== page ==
Boris Johnson’s announcement that schools will close until February half term is yet another U-turn from this shambolic Tory government – one which has been forced by the huge pressure from below by education workers.
Queen's University now joins Glasgow and Manchester in locking down halls of residence due to Covid-19 outbreaks. Within the first week of the university term, 30 students in Elms Village in south Belfast have tested positive for the virus. Fears of rising infection rates and the limitations of health and safety measures have been ignored by management in favour of forcing lecturers, support staff and students to participate in in-person classes without a uniform policy of sanitisation, mask-wearing and social distancing.
This week sees the reopening of schools in Northern Ireland. Ahead of that, Kevin Henry from the Socialist Party spoke to Susan Parlour, an English teacher and NI Vice-President of the National Education Union, about the approach being adopted by Stormont and the education authorities.
Despite an increase in the rate of infection and moves by Stormont to tighten some restrictions, Education Minister Peter Weir and the entire NI Executive are pushing forward in a pigheaded and dangerous manner to reopen our schools. They are ignoring warnings from education unions that this could be the “next care home crisis”.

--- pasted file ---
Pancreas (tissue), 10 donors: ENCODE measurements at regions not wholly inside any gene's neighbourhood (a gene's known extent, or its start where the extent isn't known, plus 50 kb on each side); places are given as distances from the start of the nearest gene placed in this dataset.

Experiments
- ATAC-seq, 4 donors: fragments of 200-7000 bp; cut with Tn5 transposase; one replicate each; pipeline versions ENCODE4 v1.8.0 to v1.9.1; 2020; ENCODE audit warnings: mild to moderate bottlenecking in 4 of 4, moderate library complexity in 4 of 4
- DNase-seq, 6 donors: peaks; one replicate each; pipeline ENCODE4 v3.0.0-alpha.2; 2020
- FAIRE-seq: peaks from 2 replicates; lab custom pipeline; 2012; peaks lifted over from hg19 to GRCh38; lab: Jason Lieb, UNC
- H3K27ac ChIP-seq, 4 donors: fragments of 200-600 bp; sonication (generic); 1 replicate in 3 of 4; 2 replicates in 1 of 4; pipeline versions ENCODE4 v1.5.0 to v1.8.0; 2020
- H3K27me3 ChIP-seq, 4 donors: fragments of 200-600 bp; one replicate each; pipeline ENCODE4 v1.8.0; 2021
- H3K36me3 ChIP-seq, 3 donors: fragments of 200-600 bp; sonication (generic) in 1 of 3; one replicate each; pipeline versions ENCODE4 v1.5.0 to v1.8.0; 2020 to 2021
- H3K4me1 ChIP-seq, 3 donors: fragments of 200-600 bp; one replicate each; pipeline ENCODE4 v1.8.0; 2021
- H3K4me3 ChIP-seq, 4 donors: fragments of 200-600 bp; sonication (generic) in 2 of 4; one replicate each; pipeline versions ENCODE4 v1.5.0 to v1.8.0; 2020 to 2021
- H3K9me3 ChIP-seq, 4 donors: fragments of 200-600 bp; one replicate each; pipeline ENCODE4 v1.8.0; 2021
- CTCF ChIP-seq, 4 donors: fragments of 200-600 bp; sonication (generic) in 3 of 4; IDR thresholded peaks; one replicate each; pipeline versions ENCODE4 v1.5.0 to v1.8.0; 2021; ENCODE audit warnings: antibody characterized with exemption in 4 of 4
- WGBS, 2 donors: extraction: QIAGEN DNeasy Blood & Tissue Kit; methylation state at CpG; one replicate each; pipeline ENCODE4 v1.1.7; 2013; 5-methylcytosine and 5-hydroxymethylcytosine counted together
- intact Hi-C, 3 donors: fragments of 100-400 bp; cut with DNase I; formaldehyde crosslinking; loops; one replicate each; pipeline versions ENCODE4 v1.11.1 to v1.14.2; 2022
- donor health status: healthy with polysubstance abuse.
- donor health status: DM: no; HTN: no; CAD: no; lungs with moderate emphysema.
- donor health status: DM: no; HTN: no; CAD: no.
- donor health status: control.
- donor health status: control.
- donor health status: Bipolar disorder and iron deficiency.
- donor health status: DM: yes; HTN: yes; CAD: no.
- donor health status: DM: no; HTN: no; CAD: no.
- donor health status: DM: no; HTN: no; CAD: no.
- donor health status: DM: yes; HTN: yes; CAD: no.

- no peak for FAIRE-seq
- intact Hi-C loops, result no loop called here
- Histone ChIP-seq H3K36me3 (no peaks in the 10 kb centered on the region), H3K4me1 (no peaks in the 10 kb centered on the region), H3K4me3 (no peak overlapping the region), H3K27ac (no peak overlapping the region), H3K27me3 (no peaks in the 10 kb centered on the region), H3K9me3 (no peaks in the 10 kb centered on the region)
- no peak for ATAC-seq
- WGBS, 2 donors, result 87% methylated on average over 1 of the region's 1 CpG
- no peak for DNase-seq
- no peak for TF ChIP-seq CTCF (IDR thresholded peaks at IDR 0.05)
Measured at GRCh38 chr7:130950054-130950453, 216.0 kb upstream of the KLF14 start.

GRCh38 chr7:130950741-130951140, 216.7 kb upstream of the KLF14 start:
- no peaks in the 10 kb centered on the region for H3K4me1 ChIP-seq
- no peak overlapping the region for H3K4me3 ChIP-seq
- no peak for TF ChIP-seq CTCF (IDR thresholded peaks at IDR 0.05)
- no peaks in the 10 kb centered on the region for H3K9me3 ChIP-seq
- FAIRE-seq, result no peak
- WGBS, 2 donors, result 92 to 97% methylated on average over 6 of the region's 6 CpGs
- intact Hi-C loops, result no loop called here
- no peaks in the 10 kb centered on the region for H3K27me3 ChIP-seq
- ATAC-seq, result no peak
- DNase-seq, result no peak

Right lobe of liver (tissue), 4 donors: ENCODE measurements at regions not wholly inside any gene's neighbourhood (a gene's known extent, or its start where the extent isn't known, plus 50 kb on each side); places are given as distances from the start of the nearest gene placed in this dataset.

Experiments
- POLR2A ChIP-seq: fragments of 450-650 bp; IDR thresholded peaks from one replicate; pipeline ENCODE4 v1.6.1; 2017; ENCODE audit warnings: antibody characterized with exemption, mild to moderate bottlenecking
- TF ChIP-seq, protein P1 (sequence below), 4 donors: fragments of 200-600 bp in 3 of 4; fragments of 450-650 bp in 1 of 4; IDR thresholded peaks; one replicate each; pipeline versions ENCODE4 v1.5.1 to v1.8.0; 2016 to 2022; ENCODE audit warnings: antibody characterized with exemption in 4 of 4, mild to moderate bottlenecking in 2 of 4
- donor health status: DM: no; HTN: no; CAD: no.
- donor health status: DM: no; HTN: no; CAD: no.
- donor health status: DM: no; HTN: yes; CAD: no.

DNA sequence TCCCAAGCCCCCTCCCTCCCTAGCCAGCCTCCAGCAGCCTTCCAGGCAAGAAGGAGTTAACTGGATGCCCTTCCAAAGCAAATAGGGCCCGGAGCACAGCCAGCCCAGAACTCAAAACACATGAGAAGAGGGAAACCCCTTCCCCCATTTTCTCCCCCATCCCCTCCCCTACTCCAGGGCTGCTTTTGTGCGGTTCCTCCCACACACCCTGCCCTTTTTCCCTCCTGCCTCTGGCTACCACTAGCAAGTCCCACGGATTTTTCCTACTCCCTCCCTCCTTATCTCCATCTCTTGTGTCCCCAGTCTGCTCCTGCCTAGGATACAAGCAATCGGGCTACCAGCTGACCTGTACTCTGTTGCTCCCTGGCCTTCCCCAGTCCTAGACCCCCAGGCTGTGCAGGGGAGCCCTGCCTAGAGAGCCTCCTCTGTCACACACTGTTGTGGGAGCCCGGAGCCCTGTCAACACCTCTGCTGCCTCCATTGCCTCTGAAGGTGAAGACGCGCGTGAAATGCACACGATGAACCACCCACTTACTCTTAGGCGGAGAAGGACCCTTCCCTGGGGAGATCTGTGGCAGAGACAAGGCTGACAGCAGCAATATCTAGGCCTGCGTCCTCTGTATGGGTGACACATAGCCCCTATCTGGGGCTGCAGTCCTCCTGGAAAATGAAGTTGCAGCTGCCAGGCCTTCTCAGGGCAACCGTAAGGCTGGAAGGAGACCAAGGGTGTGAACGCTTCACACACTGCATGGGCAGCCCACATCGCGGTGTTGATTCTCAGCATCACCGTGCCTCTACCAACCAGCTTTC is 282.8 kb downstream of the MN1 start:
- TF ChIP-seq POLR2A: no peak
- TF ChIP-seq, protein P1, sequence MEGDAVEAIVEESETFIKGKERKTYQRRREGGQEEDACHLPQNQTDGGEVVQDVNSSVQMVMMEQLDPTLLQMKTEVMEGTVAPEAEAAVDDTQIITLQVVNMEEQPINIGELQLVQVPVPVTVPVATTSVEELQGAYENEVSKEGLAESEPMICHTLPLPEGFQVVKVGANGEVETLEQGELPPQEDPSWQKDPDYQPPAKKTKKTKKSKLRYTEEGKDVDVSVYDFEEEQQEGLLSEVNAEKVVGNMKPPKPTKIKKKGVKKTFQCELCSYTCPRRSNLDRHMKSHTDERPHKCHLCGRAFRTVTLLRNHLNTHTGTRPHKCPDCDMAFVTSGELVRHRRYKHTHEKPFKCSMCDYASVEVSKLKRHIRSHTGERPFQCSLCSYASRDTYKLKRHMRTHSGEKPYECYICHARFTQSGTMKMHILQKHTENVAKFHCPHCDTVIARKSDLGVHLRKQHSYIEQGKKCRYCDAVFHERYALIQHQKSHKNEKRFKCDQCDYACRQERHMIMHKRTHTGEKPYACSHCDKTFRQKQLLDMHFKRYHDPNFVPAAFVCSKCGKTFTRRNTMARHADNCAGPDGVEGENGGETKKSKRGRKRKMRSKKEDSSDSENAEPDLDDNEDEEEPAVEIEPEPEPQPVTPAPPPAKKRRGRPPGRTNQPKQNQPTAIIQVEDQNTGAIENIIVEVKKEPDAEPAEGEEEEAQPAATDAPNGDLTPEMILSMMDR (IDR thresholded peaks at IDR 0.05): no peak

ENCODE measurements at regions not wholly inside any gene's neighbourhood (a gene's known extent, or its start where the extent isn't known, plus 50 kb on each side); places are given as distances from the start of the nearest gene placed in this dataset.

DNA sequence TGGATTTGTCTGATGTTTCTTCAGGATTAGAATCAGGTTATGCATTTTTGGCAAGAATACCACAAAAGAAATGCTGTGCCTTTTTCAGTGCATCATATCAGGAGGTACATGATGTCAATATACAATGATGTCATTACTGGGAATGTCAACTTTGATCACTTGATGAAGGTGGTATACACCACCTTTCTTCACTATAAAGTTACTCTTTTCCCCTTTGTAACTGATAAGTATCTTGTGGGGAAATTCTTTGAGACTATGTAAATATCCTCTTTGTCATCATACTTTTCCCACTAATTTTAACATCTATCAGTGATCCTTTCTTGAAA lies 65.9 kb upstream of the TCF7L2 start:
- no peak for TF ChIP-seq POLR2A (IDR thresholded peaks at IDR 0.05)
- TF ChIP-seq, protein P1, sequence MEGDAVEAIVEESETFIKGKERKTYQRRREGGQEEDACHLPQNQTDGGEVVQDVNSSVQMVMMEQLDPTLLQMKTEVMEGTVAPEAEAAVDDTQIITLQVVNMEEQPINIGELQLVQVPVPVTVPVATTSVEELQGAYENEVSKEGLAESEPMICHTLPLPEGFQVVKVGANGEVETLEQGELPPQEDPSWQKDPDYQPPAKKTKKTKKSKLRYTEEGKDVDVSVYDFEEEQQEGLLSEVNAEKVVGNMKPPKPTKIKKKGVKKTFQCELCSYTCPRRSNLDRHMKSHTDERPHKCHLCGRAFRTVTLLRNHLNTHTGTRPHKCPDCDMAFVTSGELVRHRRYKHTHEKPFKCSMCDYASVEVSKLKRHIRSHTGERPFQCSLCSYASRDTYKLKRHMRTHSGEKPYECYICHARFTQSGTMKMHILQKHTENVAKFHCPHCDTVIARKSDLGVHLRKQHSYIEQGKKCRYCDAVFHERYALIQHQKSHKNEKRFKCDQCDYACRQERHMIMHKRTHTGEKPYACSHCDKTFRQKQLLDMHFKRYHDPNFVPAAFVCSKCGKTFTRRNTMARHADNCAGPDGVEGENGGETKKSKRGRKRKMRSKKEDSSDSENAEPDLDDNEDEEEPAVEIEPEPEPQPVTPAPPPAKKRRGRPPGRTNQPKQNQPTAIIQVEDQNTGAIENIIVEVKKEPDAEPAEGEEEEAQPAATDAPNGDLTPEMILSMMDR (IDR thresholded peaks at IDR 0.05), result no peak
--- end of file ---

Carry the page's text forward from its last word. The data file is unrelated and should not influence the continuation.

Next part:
The recent announcement by Peter Weir, the NI Education Minister, that all pupils are set to return to school in September full-time will bring mixed feelings for parents and teachers alike, who no doubt will have serious concerns over safety. In order to facilitate this, Weir also announced that previously planned social distancing guidelines would be relaxed.
Arlene Foster announced that by reducing physical distancing for children from 2m to 1m, all children would be able to attend full-time from September. This was branded “unrealistic and undeliverable” by Graham Gault, the NI Vice-President of the National Association of Head Teachers.
The announcement that the primary-secondary school transfer tests will proceed in the autumn is a source of anxiety for parents and pupils alike. School closures as a result of the Covid-19 pandemic have meant that the same level of preparation and teaching resources will not be available to those pupils scheduled to sit the tests. This is obviously a serious cause for concern, as the selection of secondary education is a major life event for young people.
The raising of tuition fees would be a direct attack on access to higher education, especially for working-class students. It is part and parcel of a broader strategy of “marketisation” in education. Westminster is committed to de-regulating the higher education sector in favour of private companies, creating what it calls a 'level playing field' for profit-making companies. Stormont has not stood in the way and has facilitated this approach at every stage.